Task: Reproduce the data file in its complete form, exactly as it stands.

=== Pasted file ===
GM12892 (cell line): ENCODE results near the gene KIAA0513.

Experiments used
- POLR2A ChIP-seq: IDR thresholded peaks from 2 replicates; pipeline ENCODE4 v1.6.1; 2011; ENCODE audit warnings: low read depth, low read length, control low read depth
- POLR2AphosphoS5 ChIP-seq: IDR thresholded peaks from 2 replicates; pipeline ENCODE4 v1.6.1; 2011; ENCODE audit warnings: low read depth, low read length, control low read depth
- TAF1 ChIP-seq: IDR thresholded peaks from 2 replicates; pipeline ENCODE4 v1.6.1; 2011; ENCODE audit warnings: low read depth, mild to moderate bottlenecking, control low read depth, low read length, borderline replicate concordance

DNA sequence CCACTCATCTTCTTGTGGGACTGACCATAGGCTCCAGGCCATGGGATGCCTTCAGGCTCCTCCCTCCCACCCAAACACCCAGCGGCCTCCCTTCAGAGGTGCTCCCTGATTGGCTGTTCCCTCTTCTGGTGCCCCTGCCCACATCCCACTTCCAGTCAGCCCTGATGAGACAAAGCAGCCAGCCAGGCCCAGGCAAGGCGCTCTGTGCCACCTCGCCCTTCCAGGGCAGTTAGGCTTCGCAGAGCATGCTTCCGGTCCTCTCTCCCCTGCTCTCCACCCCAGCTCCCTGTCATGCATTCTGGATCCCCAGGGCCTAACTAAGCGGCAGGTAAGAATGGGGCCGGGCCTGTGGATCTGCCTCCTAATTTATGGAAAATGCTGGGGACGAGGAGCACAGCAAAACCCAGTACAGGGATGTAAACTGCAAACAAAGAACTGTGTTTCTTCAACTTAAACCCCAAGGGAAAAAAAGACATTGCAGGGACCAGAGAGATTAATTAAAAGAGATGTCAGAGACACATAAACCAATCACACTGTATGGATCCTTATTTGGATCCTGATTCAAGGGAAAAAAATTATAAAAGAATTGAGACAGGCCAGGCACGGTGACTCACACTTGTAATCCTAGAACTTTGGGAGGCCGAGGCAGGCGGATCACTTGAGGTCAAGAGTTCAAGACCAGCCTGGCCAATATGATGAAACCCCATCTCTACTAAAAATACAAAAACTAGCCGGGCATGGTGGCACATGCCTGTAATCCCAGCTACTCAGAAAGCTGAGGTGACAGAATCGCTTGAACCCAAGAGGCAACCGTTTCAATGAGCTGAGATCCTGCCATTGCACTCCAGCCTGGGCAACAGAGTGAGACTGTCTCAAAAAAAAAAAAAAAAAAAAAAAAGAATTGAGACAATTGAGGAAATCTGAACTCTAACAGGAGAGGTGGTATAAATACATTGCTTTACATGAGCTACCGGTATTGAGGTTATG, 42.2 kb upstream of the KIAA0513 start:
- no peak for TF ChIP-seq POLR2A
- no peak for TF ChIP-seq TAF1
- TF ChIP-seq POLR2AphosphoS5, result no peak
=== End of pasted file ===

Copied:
GM12892 (cell line): ENCODE results near the gene KIAA0513.

Experiments used
- POLR2A ChIP-seq: IDR thresholded peaks from 2 replicates; pipeline ENCODE4 v1.6.1; 2011; ENCODE audit warnings: low read depth, low read length, control low read depth
- POLR2AphosphoS5 ChIP-seq: IDR thresholded peaks from 2 replicates; pipeline ENCODE4 v1.6.1; 2011; ENCODE audit warnings: low read depth, low read length, control low read depth
- TAF1 ChIP-seq: IDR thresholded peaks from 2 replicates; pipeline ENCODE4 v1.6.1; 2011; ENCODE audit warnings: low read depth, mild to moderate bottlenecking, control low read depth, low read length, borderline replicate concordance

DNA sequence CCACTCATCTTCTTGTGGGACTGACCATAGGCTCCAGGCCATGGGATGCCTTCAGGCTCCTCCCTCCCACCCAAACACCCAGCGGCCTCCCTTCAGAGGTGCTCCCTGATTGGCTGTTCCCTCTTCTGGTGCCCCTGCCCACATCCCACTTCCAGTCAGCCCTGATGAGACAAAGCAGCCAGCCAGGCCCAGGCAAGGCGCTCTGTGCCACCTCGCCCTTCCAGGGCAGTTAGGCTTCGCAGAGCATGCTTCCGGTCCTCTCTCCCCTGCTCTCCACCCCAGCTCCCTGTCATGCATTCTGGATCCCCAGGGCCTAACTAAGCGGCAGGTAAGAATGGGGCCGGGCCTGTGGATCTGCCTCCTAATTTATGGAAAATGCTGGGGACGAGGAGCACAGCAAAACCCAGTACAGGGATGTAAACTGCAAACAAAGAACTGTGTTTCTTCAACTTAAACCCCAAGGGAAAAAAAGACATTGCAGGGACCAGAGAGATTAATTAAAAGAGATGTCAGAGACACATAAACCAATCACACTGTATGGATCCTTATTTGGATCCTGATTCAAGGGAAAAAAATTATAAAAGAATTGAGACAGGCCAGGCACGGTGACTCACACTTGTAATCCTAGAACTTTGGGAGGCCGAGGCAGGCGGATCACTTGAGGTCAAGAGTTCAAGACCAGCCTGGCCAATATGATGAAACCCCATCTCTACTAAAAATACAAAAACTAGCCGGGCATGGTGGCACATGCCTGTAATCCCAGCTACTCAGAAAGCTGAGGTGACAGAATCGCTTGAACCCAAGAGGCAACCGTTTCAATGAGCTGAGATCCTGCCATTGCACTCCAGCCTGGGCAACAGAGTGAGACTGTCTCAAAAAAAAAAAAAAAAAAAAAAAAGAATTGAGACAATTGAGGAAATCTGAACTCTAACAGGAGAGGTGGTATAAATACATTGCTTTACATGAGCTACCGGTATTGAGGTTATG, 42.2 kb upstream of the KIAA0513 start:
- no peak for TF ChIP-seq POLR2A
- no peak for TF ChIP-seq TAF1
- TF ChIP-seq POLR2AphosphoS5, result no peak